emma watson [10]

Beauty and the Beast
  • Me, before listening to the soundtrack: so beauty and the beast is gonna be amazing and the songs are gonna be beautiful
  • Me, after listening to the soundtrack: obi wan kenobi my dad i'll be your guest oh my gosh. LUPIN MAY NOT BE ABLE TO SING BUT HERMIONE SURE CAN! I want to marry this soundtrack please. Magic rose? Pffft who needs it I'm gonna marry it right now just make it legal please oh my word play this at my funeral. I am living. An actual 56 years has been added to my lifespan. What a beautiful cast and a beautiful album bless alan menken and all of them. I can die happy now. I want this at my wedding all of it please and thanks alright what is breathing I'm so emotional I hate my life
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favorite celebrities | [1/10] → Emma Watson
I am from Britain and think it is right that as a woman I am paid the same as my male counterparts. I think it is right that I should be able to make decisions about my own body. I think it is right that women be involved on my behalf in the policies and decision-making of my country. I think it is right that socially I am afforded the same respect as men. But sadly I can say that there is no one country in the world where all women can expect to receive these rights.

Top 10 misconceptions that I really hate hearing about “Beauty and the Beast”

Many things have been said in early reviews of Beauty and the Beast, but it seems that not even the original beloved cartoon is immune from nitpicking, criticisms, and people making their own interpretations about what the story means.  Here are ten of them I’ve seen, along with my responses to them.  

1. “It’s about Stockholm Syndrome.” As Emma Watson herself stated, Stockholm Syndrome tends to apply more to kidnapped victims that are subjected to trauma, being brainwashed and abused, until they wind up sympathizing with their captor.  Belle was not abused or brainwashed.  She doesn’t even like the Beast until he starts treating her with respect.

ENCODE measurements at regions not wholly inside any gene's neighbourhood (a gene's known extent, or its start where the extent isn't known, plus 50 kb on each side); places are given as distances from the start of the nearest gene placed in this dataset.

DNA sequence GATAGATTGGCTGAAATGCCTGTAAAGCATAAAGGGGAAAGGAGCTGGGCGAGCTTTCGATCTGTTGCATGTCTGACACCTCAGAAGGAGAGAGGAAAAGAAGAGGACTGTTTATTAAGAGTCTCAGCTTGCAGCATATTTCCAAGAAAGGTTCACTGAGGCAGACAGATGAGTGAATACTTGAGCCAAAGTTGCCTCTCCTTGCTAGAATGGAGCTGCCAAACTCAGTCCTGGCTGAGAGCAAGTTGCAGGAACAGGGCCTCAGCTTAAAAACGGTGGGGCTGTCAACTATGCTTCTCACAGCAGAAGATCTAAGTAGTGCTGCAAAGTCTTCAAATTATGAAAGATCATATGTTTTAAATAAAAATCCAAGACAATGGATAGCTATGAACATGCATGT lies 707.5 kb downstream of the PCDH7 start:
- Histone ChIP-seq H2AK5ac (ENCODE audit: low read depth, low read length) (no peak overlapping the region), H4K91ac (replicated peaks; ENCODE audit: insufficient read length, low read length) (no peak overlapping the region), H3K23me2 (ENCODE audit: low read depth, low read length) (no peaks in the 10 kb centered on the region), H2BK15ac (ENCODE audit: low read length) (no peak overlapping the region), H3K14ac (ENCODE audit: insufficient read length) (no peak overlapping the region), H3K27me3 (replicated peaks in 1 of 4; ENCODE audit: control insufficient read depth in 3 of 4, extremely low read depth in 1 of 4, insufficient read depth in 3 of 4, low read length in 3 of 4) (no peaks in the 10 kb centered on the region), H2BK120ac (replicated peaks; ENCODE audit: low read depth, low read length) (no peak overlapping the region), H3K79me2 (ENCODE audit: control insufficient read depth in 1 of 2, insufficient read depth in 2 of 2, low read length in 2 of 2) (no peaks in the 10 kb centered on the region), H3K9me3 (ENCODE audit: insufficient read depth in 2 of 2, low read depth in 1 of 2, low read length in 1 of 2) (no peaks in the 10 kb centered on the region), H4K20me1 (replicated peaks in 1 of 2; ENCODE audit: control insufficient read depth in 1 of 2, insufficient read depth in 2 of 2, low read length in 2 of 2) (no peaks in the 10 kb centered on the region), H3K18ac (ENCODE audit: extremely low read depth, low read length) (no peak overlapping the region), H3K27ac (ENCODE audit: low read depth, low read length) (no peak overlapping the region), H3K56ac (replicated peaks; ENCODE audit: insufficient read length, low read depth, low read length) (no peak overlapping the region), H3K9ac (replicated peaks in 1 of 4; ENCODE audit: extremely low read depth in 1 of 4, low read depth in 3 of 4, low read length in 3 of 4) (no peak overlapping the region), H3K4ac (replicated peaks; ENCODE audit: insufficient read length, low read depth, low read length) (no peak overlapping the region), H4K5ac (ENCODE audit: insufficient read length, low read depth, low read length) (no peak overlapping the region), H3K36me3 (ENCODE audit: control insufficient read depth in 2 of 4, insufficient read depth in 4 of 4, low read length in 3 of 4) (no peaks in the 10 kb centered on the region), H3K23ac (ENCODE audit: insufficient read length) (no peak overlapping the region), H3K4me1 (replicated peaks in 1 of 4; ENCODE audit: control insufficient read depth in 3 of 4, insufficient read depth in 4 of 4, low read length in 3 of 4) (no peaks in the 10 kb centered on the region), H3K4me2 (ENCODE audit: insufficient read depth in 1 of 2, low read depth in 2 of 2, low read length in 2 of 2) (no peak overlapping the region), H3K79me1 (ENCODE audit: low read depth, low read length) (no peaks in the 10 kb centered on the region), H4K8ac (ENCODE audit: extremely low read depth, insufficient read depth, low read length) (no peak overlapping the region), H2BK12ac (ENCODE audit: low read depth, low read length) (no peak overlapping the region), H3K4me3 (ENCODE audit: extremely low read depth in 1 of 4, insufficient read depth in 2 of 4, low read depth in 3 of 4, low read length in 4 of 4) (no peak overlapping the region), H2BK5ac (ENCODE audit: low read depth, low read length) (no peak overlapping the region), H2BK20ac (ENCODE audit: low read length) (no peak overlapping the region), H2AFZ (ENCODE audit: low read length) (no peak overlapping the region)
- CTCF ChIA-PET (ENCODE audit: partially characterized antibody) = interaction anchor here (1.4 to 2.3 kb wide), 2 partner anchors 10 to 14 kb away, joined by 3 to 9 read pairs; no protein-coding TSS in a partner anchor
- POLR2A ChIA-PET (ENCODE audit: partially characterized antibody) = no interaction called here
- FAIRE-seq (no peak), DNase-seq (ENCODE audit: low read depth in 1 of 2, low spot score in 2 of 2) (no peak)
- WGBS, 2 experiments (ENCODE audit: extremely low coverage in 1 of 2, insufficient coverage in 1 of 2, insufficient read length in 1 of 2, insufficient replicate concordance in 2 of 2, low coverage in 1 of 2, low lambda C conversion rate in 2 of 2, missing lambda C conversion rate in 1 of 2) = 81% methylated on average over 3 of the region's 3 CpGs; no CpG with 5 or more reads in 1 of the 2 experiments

2. “It promotes toxic, abusive relationships.” Again, the Beast never hurts Belle. True, he does threaten to let her starve if she won’t each with him, but honestly, that was just him having a tantrum.  He never would have gone through with it; (in the Broadway musical, he’s contrite enough to bring her a dinner tray right to her room).  In any case, Belle doesn’t let him bully her; she repeatedly calls him out on his crap.

3. “It’s just like Twilight and Fifty Shades of Grey!” HOW DARE YOU?!

4. “LeFou being gay is just Disney trying to promote the SJW agenda.” I’m not even dignifying that one with a response.

5. “It’s unrealistic that Belle would just accept the Prince so quickly.” The whole theme of the story is falling in love with the person inside regardless of looks. Human or beast, he’s still the same person that Belle fell in love with.

6. “Belle is a snob because she thinks she’s better than the townspeople.” Wanting a different life for herself doesn’t make her a snob.

7. “It’s a classic fixer-upper story.” Not really.  The Beast ultimately changes himself on his own.  Belle wasn’t some nagging, controlling housewife constantly telling him what to do.  And that really shows in the breakfast scene.  Although she’s kind of grossed out by his sloppy eating, she quickly sees that he can’t really help it since he’s unable to use proper silverware, so she compromises by drinking out of the bowl so he won’t feel so embarrassed.

8. “It makes no sense for everyone in the French village to sound American/British.” IT’S A FREAKING MOVIE.

9. “It’s kind of unfair for the Beast to get redemption when Gaston doesn’t.”  Although they do have a lot in common, the Beast doesn’t have the same delusions of grandeur.  He knows he’s a monster while Gaston still thinks that he’s the greatest thing on Earth.  But while the Beast was willing to change, Gaston didn’t.

10. “Emma Watson isn’t pretty enough to be Belle.”  Again, missing the whole point about not judging people’s looks.

*mic drop*

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Favorite Actors & Actresses: 5/10 - Emma Watson (b. 1990)

“Ignoring fame was my rebellion, in a funny way. I was insistent on being normal and doing normal things. It probably wasn’t advisable to go to college in America and room with a complete stranger. And it probably wasn’t wise to share a bathroom with eight other people in a coed dorm. Looking back, that was crazy.”